In a compelling and elegantly written book, LeoGrande provides a detailed exegesis of the bitter struggles over U.S. policy toward Central America in the 1980s. Starting with the overthrow of Somoza in Nicaragua and the outbreak of El Salvador's civil war, he analyzes the intense policy disagreements between the White House and the Pentagon, the CIA, the State Department, and Congress.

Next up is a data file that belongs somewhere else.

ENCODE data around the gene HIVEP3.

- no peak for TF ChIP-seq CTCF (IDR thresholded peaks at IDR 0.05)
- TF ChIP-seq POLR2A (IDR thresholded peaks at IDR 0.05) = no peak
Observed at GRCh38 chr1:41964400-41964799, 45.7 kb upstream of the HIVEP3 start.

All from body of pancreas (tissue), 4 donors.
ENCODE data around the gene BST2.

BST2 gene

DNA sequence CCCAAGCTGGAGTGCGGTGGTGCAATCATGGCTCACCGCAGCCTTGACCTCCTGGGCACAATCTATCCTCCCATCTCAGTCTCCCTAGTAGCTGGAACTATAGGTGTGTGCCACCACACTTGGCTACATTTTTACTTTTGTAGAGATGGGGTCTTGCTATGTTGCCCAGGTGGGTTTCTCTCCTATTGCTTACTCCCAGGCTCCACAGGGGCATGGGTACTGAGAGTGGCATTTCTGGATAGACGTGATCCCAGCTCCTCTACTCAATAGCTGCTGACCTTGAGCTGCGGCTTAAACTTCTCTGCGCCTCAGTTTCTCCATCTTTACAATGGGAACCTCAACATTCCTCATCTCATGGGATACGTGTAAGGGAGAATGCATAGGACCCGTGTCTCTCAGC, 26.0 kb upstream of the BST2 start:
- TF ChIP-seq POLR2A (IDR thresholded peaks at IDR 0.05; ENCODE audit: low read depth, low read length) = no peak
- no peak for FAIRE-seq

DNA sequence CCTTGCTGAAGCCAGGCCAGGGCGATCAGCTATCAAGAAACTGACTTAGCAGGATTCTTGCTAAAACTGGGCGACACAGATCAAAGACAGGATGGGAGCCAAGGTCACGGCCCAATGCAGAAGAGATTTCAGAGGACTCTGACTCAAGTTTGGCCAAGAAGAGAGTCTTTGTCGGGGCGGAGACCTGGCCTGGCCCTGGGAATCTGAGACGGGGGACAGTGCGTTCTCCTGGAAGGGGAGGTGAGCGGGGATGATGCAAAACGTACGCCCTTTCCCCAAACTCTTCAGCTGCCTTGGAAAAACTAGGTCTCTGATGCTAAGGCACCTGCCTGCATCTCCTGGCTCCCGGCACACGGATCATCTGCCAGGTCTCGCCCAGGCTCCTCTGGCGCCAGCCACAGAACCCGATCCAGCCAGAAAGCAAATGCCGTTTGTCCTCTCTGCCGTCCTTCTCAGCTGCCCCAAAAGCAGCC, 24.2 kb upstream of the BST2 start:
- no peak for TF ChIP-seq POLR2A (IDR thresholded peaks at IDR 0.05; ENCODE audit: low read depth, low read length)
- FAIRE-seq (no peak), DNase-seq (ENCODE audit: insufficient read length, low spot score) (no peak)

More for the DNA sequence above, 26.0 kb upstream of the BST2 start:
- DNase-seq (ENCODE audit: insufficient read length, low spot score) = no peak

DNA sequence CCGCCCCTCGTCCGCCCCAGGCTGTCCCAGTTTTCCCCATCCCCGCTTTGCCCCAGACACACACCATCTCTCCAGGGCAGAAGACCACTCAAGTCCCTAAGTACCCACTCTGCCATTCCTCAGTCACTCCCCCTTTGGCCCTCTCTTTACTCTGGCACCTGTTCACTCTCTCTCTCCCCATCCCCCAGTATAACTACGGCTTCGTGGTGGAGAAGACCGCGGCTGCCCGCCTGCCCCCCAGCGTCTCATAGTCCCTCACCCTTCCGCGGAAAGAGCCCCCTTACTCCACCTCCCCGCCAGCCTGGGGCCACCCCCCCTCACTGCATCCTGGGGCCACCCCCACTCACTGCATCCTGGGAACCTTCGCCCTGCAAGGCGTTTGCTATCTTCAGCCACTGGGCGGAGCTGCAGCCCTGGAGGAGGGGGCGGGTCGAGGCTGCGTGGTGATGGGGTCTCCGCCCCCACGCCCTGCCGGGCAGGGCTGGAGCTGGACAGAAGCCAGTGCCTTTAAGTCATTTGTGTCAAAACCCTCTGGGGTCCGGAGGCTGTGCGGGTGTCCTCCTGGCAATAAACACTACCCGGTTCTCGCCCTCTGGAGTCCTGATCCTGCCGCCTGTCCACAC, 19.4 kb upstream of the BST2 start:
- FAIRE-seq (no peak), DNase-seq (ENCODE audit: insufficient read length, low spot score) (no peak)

While Central America was the site of some of the last battles of the Cold War, it was in Washington that foreign policy bickering tied the vicious internecine struggles over Central America to other policy concerns -- leading inexorably to the Iran-contra affair. By paying so much attention to Washington, however, LeoGrande gives too little credit to the Central Americans themselves for the ultimate outcome of peace. In the end, contrary to warnings of Democrats and Republicans in Congress, Central America became neither a Vietnam-style quagmire nor a communist region of "dominoes toppling from Panama to Mexico." Like many in his generation, LeoGrande was profoundly engaged in the Central American crisis. All the same, he has risen above partisanship to produce a book central to any historical evaluation of those troubled times.